Configuring PowerShell remoting through GPO

I’m loving the way Microsoft is currently pushing PowerShell as THE go-to tool required to manage all your solutions.

I’m at a loss however at why they aren’t providing out of the box solutions so that you can manage all of your workstations/servers through PowerShell.
Sure, you can head over to every machine and configure PowerShell using

However I can understand that people have better things to do with their time [I sure do!]

This sounds like the ideal task for Group Policy Management, a central way to push configurations to all of your Computer Objects within Active Directory.
Using this solution you can ensure that all the required clients will get the configuration that you want them to have, without ever having to leave the comfort of your desk 🙂

Required Group Policy Objects [GPO]

In order to configure this correctly you will need to set the following configuration items within your GPO:

  1. Enable the Windows Remote Management [WinRM] Service and set startup mode to Automatic
  2. Enable the Windows Firewall to allow for WSMAN traffic [TCP 5985]
  3. Configure the WinRM service for listeners

Now personally I’ve added the following 2 steps to my “template” GPO in order to make my life a bit easier:

  • Configure the WinRM to automatically Restart the service on failure and start immediately [I hate having to wait for restarts]
  • Set the Script Execution Policy to RemoteSigned

Of course you can also do those things once you’ve gained access to all the machines, but this is a fire-and-forget thing and would be ideal if it’s automatically configured on each and every machine joined to the domain.


What to configure

Now that we know WHAT we want, the question becomes “How do we configure this?”

Using PowerShell

Since this is a blog primarily aimed at learning PowerShell, this will be the preferred way to create these policies.
This is currently supported from Windows 2008 R2 Server and up.
Unfortunately, currently you can only modify a GPO’s settings through the GUI.

All other management tasks can be done through PowerShell, so we’ll do as much as we can through PowerShell.

  1. Load the Group Policy module in your PowerShell session
  2. Create a new GPO
  3. Link your GPO to the required Organizational Unit [OU]

Once this is done, you can skip to step #4 in Using the GUI.

Using the GUI

If  you have a Windows 2008 Server or aren’t too comfortable with PowerShell yet, you can also use the GUI to create and set new Group Policy Objects.
This part of the guide will assume you know how to manage GPO’s and will only include the bare minimum information.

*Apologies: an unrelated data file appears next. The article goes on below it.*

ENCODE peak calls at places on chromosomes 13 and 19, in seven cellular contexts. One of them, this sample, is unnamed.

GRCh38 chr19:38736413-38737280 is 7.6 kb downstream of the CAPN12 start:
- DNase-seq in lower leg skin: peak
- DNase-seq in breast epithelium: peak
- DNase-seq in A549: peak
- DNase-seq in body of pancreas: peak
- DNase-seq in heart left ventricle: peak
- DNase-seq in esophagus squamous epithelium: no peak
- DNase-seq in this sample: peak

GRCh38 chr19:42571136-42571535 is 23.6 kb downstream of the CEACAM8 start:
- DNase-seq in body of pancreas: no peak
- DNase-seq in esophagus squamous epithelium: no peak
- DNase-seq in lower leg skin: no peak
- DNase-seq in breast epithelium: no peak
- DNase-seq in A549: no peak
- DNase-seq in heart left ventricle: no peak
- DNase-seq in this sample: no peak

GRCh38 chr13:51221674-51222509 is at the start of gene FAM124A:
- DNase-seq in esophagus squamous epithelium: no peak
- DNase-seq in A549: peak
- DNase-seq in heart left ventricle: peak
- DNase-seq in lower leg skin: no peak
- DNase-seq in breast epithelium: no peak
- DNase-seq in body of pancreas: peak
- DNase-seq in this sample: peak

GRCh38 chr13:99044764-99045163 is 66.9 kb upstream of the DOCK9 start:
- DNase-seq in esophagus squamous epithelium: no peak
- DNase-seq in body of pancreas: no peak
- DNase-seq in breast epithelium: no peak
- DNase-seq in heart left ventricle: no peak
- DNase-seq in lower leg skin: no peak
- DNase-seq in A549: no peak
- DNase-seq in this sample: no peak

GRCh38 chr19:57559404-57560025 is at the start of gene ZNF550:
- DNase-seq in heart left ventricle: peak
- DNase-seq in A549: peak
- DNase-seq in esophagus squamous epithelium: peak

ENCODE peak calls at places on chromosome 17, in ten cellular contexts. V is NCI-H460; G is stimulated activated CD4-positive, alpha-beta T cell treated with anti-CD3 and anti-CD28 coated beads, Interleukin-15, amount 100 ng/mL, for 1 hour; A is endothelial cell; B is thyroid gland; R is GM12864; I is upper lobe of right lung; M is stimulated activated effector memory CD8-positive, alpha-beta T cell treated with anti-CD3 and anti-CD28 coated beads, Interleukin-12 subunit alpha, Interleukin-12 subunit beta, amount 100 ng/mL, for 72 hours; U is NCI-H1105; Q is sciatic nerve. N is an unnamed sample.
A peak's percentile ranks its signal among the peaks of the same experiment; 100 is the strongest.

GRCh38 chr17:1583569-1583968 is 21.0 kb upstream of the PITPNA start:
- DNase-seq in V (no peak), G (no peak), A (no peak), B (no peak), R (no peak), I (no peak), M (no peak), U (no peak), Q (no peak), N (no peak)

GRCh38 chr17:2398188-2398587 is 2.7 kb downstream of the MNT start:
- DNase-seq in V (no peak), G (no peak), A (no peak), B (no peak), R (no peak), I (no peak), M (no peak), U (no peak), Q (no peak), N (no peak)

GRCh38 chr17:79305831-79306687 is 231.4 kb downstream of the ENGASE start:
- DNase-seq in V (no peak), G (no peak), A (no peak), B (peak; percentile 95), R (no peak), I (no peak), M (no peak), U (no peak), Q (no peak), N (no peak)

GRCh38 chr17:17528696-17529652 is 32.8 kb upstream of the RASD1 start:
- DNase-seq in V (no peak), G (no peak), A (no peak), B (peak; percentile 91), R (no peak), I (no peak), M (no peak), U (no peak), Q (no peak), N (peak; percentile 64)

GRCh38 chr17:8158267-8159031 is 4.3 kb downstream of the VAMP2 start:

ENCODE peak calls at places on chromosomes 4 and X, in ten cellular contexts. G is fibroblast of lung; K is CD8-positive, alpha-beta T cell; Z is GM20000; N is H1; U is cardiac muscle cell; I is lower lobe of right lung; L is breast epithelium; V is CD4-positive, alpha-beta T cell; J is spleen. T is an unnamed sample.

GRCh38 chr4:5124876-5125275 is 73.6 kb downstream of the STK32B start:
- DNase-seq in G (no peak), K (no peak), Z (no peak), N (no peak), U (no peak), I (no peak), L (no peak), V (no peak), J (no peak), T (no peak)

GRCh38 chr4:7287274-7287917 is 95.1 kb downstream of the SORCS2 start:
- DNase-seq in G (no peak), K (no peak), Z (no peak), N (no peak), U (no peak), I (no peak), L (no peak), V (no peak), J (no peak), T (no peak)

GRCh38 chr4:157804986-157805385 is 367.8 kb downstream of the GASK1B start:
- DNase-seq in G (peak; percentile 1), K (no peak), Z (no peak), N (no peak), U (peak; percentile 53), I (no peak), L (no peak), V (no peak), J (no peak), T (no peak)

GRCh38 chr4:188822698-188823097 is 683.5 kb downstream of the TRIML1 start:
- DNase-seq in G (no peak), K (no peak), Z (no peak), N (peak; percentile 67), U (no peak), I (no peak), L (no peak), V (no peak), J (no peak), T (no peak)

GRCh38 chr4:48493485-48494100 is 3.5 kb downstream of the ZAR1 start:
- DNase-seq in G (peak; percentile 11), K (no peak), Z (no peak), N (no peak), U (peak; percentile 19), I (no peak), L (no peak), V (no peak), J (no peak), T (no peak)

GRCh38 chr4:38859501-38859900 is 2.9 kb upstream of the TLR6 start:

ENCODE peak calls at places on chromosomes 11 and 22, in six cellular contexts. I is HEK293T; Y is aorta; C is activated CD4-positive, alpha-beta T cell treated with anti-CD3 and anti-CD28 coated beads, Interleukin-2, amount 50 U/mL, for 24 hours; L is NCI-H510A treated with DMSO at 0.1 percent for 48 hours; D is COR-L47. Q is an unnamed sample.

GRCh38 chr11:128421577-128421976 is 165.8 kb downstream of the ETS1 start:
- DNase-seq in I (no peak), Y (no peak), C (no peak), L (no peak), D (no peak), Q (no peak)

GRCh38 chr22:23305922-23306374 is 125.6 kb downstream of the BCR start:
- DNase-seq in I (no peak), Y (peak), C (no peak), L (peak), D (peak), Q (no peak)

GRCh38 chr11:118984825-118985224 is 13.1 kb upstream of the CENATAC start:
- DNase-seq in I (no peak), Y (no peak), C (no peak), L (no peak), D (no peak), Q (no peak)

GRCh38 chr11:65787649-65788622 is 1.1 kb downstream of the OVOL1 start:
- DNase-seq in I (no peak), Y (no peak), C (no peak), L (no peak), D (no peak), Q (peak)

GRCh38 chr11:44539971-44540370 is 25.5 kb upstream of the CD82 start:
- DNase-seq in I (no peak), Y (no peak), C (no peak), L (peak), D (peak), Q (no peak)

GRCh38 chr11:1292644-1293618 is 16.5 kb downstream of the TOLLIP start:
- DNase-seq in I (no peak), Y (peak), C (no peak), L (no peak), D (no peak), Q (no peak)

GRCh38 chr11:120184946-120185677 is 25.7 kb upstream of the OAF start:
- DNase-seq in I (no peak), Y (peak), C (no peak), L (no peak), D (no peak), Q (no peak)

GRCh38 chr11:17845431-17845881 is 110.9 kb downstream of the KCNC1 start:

1. Open the Group Policy Management console [gpmc.msc]
  2. Create a new Group Policy Object named Settings – [C] – Enable-PSRemoting
  3. Link the GPO to the correct OU, containing your computer objects.
  4. Now we’re on the same steps as with the PowerShell commands, we need to Edit our GPO:
    1. Computer Configuration -> Policies -> Windows Settings -> Security Settings -> System Services -> Windows Remote Management (WS-Management)
    2. Computer Configuration -> Policies -> Windows Settings -> Security Settings -> Windows Firewall with Advanced Security -> Windows Firewall with Advanced Security -> Inbound Rules -> New Rule
    3. Computer Configuration -> Policies -> Administrative Templates: Policy Definitions (ADMX) -> Windows Components -> Windows Remote Management (WinRM) -> WinRM Client -> Trusted Hosts
    4. Computer Configuration -> Policies -> Administrative Templates: Policy Definitions (ADMX) -> Windows Components -> Windows Remote Management (WinRM) -> WinRM Service -> Allow remote server management through WinRM
    5. Computer Configuration -> Policies -> Administrative Templates: Policy Definitions (ADMX) -> Windows Components -> Windows PowerShell -> Turn on Script Execution
    6. Computer Configuration -> Preferences -> Control Panel Settings -> Services -> New -> Service

It’s as simple as that!

Wait for the GPO to propagate out to the machines and you should have access to the remote machines!

If like me you have multiple customers and would prefer to make 1 template GPO which you can Export/Import into various environments, be sure to change the TrustedHosts from your domain name to something like * or more secure: your subnet [192.168.1.*].


Happy Scripting! 🙂




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3 thoughts to “Configuring PowerShell remoting through GPO”

  1. I noticed a couple things: One, you have a period after ‘Import-Module GroupPolicy.’ This is going to cause some people problems, if they were to overlook it. Two, I don’t believe that you need to add anything to Trusted Hosts if you’re in an Active Directory environment. It might be worth looking in to this closer, but I believe this setting is only for systems not in AD, or in AD, but not in a trusted domain. Otherwise, great article. I do much of this via GPO, as well. In fact, I mildly cringe when I see someone say to just use Enable-PSRemoting. In a one off situation or testing, it makes sense, but otherwise, I’d recommend Group Policy, too.

    1. Thanks for the check, I’ve removed the extra period from the code.
      As for the trusted hosts, you might be right, I’ll give it a look tomorrow if I have some time, but in any case it won’t hurt to change it.

      Thanks again!!

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